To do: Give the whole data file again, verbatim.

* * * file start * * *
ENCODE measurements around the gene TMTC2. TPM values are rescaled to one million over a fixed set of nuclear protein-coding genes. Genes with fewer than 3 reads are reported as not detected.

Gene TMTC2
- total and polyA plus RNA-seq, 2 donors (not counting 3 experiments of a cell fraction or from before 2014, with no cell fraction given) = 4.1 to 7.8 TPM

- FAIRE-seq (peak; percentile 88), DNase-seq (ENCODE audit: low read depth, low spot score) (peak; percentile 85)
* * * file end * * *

ENCODE measurements around the gene TMTC2. TPM values are rescaled to one million over a fixed set of nuclear protein-coding genes. Genes with fewer than 3 reads are reported as not detected.

Gene TMTC2
- total and polyA plus RNA-seq, 2 donors (not counting 3 experiments of a cell fraction or from before 2014, with no cell fraction given) = 4.1 to 7.8 TPM

- FAIRE-seq (peak; percentile 88), DNase-seq (ENCODE audit: low read depth, low spot score) (peak; percentile 85)